"It's a bellwether to the issues wrapped around our commitment to safety," he said. "I think we as an industry have to say, ‘Okay, if someone who is more qualified than we are has identified that it is a safety issue that needs to be addressed, let's address it.'"

   Mr. DeGregorio said that both White Lily and Pioneer were making the change to 18-kilogram bales from 22.5-kg bales.

   "It changes a number of things," he said. "It changes the pallet configurations; it changes the number of bales on a pallet, so it could change the number of pallets going on trailers, and it could change the warehouse space that you have to assign to those particular pallets.

   "There are a lot of issues, but the primary issue is dealing with the perceptions, and maybe the reality, that there is a safety issue that comes first."

   While Mr. DeGregorio's background in research and development makes him unique among the top echelon of milling managers, he believes that R.&D. has an important role for every company.

   "I think that R.&D. makes sense in every industry," he said. "We have to recognize that research and development will always be part of the future. And if you don't have it as part of your present, then you probably will not share in the future.

   "I see that as true in the industry that we're in. There was a time when people who made the cereals made them from a type of equipment considered old conventional cookers. Today, we don't make cereal that way. We use an extrusion process, and these new extruders are a whole lot less capital intensive and kick out a whole lot more product more efficiently under a more controlled environment.

   "So the process changed because someone spent time doing research on what kind of outcome they wanted and asked whether there are other processes that help us get from here to there."

   Mr. DeGregorio said milling would be different in the future. "There's a lot of genetic work being done out there," he said. "There's a lot of work being done with stripping of bran. There is a lot of work being done in terms of entomology. There is a lot of work going on in controlling molds and maybe even the changing of those things genetically. So we are going to have research, and we better succeed in it if we are going to be part of this industry in the future. If we start shutting down research, we're going to start shutting down our industry. I think that many other industries have found that to be the case."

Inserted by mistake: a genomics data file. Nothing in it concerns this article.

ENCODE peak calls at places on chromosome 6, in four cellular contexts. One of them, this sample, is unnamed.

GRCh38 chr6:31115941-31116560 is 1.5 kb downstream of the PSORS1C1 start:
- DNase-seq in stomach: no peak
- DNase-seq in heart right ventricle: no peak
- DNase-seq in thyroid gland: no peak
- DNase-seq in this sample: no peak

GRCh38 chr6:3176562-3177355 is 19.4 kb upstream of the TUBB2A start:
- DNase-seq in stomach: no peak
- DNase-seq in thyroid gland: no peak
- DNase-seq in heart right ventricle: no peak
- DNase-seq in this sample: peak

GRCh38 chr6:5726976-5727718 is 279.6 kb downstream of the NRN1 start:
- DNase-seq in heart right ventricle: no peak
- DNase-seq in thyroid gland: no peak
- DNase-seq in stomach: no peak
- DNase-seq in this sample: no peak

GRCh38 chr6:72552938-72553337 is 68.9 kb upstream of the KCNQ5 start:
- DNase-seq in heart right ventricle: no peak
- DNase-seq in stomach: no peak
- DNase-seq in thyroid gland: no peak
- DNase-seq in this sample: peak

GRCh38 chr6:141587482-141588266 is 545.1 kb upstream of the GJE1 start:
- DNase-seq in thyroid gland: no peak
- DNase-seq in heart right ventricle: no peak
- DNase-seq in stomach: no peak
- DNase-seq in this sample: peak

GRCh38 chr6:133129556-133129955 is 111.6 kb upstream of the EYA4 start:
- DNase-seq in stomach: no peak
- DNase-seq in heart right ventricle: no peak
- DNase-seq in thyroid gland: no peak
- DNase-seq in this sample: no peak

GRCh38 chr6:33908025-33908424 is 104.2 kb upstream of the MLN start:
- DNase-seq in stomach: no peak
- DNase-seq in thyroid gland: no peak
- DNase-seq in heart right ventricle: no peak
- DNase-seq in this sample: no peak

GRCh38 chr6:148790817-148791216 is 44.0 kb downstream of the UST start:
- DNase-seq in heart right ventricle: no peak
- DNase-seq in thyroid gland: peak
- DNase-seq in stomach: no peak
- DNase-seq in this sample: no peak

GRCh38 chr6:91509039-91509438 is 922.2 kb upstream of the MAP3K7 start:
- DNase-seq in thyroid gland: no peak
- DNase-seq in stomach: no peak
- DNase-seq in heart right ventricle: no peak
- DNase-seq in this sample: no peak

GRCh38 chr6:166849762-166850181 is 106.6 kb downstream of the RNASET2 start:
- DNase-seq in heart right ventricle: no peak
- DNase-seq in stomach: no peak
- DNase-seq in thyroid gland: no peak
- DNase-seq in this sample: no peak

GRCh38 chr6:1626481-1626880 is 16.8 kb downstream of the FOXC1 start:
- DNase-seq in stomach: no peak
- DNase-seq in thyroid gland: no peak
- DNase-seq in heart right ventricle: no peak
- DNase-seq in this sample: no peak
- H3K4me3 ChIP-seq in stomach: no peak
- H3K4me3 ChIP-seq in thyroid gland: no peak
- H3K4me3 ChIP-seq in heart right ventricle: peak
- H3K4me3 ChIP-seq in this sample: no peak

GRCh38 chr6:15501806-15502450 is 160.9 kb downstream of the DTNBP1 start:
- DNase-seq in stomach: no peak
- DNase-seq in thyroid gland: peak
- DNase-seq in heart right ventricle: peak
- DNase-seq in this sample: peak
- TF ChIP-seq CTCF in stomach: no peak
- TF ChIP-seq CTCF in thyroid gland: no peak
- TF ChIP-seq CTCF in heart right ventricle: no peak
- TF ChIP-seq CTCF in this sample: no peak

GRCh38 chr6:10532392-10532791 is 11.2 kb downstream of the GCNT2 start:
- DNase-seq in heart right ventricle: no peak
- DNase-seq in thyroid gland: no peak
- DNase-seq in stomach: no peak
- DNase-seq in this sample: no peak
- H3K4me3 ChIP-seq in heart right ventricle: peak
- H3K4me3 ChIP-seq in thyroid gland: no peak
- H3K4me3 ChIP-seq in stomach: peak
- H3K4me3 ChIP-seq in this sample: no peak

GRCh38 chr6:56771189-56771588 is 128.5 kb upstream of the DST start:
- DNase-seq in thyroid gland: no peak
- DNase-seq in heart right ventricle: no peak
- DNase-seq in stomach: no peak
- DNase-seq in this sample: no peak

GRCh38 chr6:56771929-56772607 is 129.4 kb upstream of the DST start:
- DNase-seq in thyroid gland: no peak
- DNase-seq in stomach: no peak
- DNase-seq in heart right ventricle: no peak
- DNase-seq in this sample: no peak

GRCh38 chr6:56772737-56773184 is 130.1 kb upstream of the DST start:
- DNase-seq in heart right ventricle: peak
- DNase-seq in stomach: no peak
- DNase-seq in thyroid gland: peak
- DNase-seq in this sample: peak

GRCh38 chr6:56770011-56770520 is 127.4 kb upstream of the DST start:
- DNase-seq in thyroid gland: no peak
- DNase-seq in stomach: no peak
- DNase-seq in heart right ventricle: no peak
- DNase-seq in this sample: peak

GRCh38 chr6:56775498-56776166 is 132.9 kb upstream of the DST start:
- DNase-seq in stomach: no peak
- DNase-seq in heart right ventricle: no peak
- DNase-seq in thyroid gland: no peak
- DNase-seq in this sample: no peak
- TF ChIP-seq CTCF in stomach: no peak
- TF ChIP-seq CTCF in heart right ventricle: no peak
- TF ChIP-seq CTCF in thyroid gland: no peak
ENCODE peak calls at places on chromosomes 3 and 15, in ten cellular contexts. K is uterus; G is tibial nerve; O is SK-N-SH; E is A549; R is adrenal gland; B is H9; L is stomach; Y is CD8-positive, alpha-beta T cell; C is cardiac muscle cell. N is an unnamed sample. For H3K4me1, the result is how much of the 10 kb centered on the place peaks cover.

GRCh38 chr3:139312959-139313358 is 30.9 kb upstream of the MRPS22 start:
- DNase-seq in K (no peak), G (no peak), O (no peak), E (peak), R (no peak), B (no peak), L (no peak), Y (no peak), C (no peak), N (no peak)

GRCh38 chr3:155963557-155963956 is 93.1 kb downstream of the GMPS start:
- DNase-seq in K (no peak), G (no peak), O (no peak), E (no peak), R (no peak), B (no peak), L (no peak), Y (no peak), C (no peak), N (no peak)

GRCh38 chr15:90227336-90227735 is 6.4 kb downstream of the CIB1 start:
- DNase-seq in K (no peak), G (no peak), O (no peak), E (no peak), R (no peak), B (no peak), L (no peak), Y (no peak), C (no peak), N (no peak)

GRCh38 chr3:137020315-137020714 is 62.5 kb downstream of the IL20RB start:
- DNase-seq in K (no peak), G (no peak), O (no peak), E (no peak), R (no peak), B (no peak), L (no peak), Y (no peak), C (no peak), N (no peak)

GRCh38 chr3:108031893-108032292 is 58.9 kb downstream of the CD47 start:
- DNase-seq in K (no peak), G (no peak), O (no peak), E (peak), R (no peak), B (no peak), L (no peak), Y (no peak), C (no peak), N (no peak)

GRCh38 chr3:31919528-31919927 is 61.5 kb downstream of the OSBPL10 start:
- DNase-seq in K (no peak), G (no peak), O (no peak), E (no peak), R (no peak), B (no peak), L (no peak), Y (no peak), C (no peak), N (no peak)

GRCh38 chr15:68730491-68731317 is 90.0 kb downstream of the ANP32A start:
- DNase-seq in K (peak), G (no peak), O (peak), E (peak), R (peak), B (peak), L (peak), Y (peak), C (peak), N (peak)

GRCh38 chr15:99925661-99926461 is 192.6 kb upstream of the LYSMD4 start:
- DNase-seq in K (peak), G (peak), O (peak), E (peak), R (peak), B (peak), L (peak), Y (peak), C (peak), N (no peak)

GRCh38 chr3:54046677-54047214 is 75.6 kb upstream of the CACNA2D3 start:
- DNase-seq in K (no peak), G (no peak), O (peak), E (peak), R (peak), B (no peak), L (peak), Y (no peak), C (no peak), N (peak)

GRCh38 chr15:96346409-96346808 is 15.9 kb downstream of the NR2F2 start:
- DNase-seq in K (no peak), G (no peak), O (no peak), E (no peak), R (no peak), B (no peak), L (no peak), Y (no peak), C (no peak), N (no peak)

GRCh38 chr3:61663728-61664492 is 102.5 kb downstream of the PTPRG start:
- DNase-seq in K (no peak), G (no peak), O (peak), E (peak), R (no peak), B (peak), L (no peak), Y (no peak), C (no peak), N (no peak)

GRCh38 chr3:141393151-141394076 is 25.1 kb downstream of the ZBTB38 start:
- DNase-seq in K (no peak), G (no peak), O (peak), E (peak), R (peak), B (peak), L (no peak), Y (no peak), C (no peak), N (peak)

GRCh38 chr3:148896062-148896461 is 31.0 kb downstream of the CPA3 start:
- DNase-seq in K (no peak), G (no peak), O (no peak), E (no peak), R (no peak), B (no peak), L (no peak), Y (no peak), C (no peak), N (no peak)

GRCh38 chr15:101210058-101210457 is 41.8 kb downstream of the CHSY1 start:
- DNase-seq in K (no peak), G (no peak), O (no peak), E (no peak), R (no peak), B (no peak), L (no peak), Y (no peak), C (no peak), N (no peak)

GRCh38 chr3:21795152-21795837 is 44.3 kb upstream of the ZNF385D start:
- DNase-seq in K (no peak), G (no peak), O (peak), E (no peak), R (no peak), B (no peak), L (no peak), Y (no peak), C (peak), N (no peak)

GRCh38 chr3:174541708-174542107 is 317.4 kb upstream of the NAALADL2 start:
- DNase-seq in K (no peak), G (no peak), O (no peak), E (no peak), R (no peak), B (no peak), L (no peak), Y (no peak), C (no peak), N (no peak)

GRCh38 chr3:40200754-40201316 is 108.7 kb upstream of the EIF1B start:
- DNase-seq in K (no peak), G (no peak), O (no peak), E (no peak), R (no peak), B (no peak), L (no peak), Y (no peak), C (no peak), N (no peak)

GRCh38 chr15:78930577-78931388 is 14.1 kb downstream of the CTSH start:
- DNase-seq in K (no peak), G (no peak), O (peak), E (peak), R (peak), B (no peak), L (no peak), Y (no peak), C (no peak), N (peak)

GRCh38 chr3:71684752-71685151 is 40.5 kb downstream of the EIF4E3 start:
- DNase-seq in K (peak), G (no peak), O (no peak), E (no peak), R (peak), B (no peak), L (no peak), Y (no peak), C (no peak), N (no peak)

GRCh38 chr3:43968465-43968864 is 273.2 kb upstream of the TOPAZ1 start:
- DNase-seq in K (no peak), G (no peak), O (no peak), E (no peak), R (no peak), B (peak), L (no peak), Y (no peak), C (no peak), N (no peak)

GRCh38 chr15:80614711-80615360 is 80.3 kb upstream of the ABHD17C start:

Turning to Federation issues, Mr. DeGregorio spoke positively of the association's handling of the Karnal bunt crisis. A hallmark of Federation activity in coming years will be intense work on issues directly affecting the industry, he added.

   "I think our regular visits to Washington (D.C.) show we are going to be more focused on the events that come from the government's decision-making machine," he said. "We hope to have a real degree of influence in making sure that the millers are appropriately represented there."

   In recent years, Federation meetings have been dominated to a growing extent by presentations and discussions of issues that do not directly affect flour milling. At this year's annual meeting, two thirds of the proceedings during the general session were occupied with Washington politics. The balance of the program included presentations on farm policy and the bagel industry and brief addresses by the incoming and outgoing chairmen of the Federation.

   According to Mr. DeGregorio, the Washington focus helps meet an important need for Federation members.

   "There are all kinds of things that impact the decision process of those responsible for the resources of companies," he said. "These kinds of things are extremely important. Executives are making decisions related to the allocation of resources. And things impact them from all different places.

   "Political influences impact the decision process and resource utilization. This applies to everything from insecticides to safety issues to health issues; all those kinds of things demand resources. Whether we put those resources into those issues first or second or third becomes the choice we have to make. I think we have to keep a broad agenda in front of this membership."